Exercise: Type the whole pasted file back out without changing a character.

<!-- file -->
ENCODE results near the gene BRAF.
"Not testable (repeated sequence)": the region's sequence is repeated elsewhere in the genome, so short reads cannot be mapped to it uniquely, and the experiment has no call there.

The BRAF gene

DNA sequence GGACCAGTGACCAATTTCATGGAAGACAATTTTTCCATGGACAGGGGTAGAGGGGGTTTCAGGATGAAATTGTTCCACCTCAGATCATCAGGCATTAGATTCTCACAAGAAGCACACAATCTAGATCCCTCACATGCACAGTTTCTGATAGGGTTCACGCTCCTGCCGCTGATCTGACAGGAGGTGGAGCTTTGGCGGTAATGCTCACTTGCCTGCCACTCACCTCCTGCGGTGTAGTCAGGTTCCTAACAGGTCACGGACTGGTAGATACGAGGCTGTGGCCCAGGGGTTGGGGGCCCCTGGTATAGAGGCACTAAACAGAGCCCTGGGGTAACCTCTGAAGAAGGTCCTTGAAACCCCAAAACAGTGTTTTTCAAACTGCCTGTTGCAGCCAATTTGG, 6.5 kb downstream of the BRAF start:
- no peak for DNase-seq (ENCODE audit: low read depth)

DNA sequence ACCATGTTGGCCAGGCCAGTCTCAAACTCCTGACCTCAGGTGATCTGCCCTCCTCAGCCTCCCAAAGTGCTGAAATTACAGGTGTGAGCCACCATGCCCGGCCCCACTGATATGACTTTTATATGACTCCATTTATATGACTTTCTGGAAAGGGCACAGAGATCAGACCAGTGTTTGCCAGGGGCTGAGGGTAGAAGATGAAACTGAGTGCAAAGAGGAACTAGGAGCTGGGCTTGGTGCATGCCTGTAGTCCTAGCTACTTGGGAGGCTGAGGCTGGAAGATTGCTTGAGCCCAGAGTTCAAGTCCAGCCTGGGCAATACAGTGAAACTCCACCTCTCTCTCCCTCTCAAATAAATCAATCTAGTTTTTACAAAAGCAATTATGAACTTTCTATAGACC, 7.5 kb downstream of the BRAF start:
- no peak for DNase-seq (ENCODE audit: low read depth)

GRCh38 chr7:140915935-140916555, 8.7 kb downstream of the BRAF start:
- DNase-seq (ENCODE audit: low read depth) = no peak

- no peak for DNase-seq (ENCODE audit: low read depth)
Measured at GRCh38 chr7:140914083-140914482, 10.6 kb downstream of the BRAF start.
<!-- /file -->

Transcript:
ENCODE results near the gene BRAF.
"Not testable (repeated sequence)": the region's sequence is repeated elsewhere in the genome, so short reads cannot be mapped to it uniquely, and the experiment has no call there.

The BRAF gene

DNA sequence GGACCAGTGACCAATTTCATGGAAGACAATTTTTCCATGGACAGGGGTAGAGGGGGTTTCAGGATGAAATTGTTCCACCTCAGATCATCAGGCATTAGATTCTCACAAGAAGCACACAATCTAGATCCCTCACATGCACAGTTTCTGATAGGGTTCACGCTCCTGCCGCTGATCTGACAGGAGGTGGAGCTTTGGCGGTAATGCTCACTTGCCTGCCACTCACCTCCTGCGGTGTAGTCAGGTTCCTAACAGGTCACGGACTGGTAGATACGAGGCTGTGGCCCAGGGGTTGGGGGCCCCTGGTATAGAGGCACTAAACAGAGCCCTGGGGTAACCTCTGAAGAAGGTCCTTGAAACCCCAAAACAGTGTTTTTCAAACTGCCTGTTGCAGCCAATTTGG, 6.5 kb downstream of the BRAF start:
- no peak for DNase-seq (ENCODE audit: low read depth)

DNA sequence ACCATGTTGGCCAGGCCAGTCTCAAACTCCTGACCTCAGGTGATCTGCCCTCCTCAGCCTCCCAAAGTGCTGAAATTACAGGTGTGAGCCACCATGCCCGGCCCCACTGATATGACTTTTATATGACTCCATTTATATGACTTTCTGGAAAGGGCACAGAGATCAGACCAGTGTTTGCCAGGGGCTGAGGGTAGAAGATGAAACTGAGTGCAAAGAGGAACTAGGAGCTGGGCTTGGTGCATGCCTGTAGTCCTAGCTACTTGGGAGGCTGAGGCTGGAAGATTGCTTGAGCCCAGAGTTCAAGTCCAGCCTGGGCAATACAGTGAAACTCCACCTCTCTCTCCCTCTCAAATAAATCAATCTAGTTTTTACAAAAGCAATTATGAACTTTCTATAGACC, 7.5 kb downstream of the BRAF start:
- no peak for DNase-seq (ENCODE audit: low read depth)

GRCh38 chr7:140915935-140916555, 8.7 kb downstream of the BRAF start:
- DNase-seq (ENCODE audit: low read depth) = no peak

- no peak for DNase-seq (ENCODE audit: low read depth)
Measured at GRCh38 chr7:140914083-140914482, 10.6 kb downstream of the BRAF start.